Tallest-in-the-world trees. They only live in a narrow ribbon along the California coast from the Oregon border to the coastline south of Big Sur, no more than 50-miles inland. Trees that are 2000+ years old were saplings when the Roman and Aztec empires flourished. Embraced by giants, the redwood forest defines our home.
Visits from out-of-state friends and relatives from abroad encourage appreciation of these trees’ unique features and the adaptations that has allowed their species to survive since the Jurassic period, over 200 million years ago.
Redwood roots weave together to support the immense columns. Roots stretch as far as 150 feet away from the main trunk to neighboring trees. Friendly horizontal mingling gives each greater strength. The root systems are not deeper than 12 feet into the Earth; these shallow roots can collect essential nutrients and water closer to the soil surface.
Redwoods are burly in several ways. “Burls” are knobby growths that produce new shoots. Trees grow out of the same base, and when the center tree dies, a circle of trees mark its place (affectionately called a fairy ring or a redwood cathedral). Disturbance initiates burl growth on high branches; storm damage encourages a new shoot to sprout and grow parallel to the main trunk. Branches fuse into other branches creating loops, “reiterated trunks” and unique patterns in the canopy.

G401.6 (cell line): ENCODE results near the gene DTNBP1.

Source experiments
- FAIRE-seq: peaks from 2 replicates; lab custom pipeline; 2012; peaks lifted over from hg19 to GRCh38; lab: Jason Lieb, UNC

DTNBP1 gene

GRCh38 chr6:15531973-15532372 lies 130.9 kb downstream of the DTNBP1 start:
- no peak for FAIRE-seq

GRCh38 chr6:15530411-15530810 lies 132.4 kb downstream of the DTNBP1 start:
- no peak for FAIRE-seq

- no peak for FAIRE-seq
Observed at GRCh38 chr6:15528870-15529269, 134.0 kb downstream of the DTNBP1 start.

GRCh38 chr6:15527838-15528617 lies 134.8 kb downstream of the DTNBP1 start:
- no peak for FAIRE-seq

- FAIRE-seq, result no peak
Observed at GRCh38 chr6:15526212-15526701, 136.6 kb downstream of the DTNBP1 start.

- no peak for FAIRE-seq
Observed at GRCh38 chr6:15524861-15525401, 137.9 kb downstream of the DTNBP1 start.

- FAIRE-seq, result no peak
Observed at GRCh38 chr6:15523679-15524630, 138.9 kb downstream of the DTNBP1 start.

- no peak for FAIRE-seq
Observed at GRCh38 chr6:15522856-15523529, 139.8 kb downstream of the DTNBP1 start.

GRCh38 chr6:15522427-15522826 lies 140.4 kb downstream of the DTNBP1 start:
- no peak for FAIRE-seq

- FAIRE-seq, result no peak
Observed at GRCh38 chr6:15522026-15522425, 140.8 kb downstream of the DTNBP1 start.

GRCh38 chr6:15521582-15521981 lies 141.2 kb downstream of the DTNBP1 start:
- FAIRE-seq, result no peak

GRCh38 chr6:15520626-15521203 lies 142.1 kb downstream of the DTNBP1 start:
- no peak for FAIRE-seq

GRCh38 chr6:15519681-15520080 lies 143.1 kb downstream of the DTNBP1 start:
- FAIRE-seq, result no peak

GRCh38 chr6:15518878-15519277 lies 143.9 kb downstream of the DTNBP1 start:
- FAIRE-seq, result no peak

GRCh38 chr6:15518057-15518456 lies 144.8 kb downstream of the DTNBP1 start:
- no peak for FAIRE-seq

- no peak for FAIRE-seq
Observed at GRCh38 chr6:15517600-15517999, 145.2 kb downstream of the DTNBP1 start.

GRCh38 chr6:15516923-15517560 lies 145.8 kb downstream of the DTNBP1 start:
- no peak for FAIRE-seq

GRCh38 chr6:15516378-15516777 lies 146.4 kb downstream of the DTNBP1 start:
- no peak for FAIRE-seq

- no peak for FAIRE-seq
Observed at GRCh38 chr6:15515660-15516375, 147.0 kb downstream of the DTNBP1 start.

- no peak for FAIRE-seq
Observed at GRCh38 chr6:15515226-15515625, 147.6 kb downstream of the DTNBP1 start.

Redwood leaves are adapted to height. On the top branches, overlapping leaves are “scale-like”. The treetops get lots of light so the leaves do not need to be flat. The smaller leaves protect against water loss from evaporation and drying wind. In the bottom two-thirds of the trees, leaves look like long, flattened teardrops. Fog condenses on these leaves and drips from pointed tips into the soil providing important moisture in the dry, summer months.
Different cones grow on different parts of the tree. Male cones, small as pinto beans, grow on branchlet tips in the lower half of redwoods and release pollen on dry winter days. Wind transports powdery pollen to female seed cones located on upper tree branches. Female seed cones – the size of green olives – hold 30-60 tiny seeds. One tree can release ten million seeds in a year.
Each redwood is amazing in and of itself. The forests of these giants support species and systems unique only to our coastline. Now is the time to recognize how unique and precious they are. If you have not yet signed the petition for the Santa Cruz Redwood National Monument, please join the effort today at: santacruzredwoods.org